A massive volunteer effort has restored public access to a waterfall which was hidden for more than 40 years despite being just a short walk from central Kerikeri.

The 2km track to Wairere Falls was officially opened on Saturday along with a new footbridge spanning the Wairoa Stream.

Check out the photo gallery here:

The track starts at the bottom of Alderton Drive, off Hone Heke Rd, or the footbridge at the bottom of Pa Rd. It follows the Wairoa Stream upstream through forest and past a series of swimming holes to the 20m-high waterfall.

Advertisement

Vision Kerikeri chairman Rod Brown, whose group led the project, said 60 years ago the waterfall was the prime swimming spot in Kerikeri.

Long before that the track was used by Maori, then by British forces in the Northern War of 1845-46. It also featured in the Fiona Kidman novel Mandarin Summer.

However, as land was subdivided and the once open stream banks became overgrown, access to the falls was lost.

Vision Kerikeri had been prodding the council for years to restore access without result so decided to do it itself.

It enlisted the Kerikeri Rotary Club to build the bridges, while the Friends of Wairoa Stream did much of the track building and the Walking Access Commission covered legal costs.

One of the biggest obstacles was a lack of public land along part of the stream but that was solved when landowners Richard and Emily Fladgate allowed the track to cross their property.

However, Vision Kerikeri still had to raise money for a substantial bridge across the stream.

When Mr Brown was interviewed about the project on Radio NZ last year, listeners included Wanaka man Michael Sidey whose late grandparents owned Pagoda Lodge, on Pa Rd near the track's starting point, in the early 1960s. It had long troubled him that, with no descendants in the area, there was nothing to link them to Kerikeri.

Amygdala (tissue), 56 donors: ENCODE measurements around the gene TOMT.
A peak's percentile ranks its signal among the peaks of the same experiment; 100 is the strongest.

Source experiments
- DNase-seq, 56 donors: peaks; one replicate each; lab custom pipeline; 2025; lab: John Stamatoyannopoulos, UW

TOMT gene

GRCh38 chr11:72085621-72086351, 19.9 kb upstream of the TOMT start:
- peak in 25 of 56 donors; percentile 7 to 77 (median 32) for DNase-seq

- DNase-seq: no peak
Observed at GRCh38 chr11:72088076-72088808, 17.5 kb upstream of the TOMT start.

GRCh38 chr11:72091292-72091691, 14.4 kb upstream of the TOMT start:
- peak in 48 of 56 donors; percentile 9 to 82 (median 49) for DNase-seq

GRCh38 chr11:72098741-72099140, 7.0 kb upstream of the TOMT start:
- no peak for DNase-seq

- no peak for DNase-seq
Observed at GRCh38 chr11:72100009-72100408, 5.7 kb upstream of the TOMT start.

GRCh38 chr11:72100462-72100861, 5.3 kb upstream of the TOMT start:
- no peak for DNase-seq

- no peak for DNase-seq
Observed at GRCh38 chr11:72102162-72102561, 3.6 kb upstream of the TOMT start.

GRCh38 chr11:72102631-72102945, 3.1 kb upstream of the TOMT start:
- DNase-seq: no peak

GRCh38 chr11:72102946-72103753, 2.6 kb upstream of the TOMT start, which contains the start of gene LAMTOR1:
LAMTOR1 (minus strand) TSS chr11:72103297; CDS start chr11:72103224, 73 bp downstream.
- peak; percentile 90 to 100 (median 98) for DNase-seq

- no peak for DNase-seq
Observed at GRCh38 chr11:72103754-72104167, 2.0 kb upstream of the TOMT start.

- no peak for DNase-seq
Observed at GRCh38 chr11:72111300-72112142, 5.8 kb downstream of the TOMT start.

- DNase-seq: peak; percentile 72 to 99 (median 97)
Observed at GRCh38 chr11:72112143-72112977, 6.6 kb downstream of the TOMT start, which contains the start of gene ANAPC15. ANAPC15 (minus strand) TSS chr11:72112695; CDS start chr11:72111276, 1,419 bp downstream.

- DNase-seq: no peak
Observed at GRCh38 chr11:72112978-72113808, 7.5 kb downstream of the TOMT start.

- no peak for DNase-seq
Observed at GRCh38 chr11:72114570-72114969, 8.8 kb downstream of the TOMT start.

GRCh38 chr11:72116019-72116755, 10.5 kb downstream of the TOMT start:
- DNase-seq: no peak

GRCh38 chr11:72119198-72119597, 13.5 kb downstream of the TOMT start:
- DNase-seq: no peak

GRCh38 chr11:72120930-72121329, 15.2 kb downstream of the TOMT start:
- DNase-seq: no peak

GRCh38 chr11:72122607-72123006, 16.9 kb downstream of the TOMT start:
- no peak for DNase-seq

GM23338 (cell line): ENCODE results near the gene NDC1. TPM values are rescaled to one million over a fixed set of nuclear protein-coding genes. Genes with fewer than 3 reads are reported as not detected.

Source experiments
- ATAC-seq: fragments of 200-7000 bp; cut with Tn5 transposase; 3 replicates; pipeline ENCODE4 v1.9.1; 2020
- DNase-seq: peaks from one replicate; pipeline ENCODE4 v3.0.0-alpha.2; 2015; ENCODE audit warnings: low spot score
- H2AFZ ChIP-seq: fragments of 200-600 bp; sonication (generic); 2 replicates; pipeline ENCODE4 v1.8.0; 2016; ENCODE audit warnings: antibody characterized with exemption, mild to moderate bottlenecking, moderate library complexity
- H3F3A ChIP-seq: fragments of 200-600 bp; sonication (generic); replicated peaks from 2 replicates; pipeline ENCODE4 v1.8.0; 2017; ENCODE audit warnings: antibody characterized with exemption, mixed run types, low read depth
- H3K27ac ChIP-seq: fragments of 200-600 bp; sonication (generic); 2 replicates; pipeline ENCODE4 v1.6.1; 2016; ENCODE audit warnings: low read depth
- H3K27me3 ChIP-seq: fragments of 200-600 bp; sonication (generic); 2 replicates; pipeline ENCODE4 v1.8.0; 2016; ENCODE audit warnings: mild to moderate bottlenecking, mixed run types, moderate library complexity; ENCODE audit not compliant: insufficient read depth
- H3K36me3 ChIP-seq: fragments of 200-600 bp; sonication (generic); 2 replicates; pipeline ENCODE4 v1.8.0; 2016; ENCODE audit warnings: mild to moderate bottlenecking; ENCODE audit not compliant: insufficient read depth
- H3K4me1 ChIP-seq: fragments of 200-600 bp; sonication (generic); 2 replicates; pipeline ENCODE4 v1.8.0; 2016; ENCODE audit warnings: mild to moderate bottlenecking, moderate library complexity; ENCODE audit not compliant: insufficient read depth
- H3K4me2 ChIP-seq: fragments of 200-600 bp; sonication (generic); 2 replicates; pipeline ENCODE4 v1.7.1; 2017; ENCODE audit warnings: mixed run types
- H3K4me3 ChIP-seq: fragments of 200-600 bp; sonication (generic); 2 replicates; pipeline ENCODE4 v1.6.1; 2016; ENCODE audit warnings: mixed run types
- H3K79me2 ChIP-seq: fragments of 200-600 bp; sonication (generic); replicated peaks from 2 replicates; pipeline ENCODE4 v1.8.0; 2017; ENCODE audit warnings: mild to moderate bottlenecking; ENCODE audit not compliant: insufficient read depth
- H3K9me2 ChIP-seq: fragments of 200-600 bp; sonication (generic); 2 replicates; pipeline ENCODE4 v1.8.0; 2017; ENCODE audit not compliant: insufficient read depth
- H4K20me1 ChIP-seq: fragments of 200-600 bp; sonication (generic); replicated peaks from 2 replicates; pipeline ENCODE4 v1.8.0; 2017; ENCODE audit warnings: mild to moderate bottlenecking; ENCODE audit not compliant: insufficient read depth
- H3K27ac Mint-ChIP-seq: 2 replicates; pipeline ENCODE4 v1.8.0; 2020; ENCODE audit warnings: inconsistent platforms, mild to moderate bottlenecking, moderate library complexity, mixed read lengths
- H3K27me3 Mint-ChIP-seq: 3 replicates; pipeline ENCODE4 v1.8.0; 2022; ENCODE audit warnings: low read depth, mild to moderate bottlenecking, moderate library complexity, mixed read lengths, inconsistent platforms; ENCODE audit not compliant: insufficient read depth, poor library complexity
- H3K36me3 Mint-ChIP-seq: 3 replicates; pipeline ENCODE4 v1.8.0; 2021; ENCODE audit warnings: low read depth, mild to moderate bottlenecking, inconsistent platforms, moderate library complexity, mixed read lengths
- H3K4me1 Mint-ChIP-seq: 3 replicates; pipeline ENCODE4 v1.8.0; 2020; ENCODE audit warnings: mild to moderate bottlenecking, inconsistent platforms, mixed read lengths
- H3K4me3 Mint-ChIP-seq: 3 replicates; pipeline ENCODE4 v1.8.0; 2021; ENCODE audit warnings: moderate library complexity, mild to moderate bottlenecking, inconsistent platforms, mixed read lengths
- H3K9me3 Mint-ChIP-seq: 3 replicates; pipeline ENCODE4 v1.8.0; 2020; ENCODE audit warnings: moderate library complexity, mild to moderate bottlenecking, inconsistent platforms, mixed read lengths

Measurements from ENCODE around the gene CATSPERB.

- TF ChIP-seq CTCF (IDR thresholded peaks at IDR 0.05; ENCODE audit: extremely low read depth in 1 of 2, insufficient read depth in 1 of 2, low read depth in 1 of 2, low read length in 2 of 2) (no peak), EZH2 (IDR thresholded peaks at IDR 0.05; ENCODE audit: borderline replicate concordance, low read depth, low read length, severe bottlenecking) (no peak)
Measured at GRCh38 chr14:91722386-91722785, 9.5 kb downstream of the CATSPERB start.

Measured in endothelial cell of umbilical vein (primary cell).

Advertisement

That evening he rang Mr Brown and offered $10,000 towards the bridge as long as it could be named after his grandparents, Jim and May Brodie. The Far North District Council contributed another $5000.

Mr Sidey travelled to Kerikeri for the formal opening by Far North Mayor John Carter and Ngati Rehia's Kipa Munro. Mr Sidey's granddaughter Zoe Fahy, 6, cut the ribbon and was first to cross the new bridge.

He said the opening was "much more special than I could have imagined".

"I didn't realise how important it was not just to us, but to lots of other people. It makes you realise the importance of lineage and whanau."

Mr Carter commended Kerikeri people for taking the lead in a genuinely community-driven project.

Others at the opening included Green MP David Clendon, councillor Ann Court, community board members and about 50 members of the public.

From the falls the track continues upstream, emerging next to Orchard Estate at the Cobham Rd Bridge. This section will be opened once barriers have been built. The track then continues upstream on the other side of Cobham Rd and will eventually connect with Campbell Lane, off Riddell Rd.


Kerikeri man behind volunteer effort honoured

Many people contributed to the long-running project to restore access to Wairere Falls but none more so than Kerikeri resident Rod Brown.

Incoming Kerikeri Rotary Club president Keith Day awards a Paul Harris Fellowship, Rotary's highest honour, to Rod Brown. Photo / Peter de Graaf
Incoming Kerikeri Rotary Club president Keith Day awards a Paul Harris Fellowship, Rotary's highest honour, to Rod Brown. Photo / Peter de Graaf

That contribution, and the many other community projects he is involved in, was recognised on Saturday when incoming Kerikeri Rotary president Keith Day surprised Mr Brown by presenting him with a Paul Harris fellowship, Rotary's highest honour.

Mr Day said Mr Brown toiled tirelessly for the community and exemplified the Rotary motto of "service above self".

The former Navy commander also chairs the community group Vision Kerikeri, runs a volunteer native tree nursery called the Shadehouse, and co-ordinates replanting of the Ipipiri islands in the Bay of Islands.

His volunteers have produced more than 250,000 native plants and trees for planting projects around Northland.

Vision Kerikeri started lobbying to get the track reopened in 2006 but work began in earnest four years ago.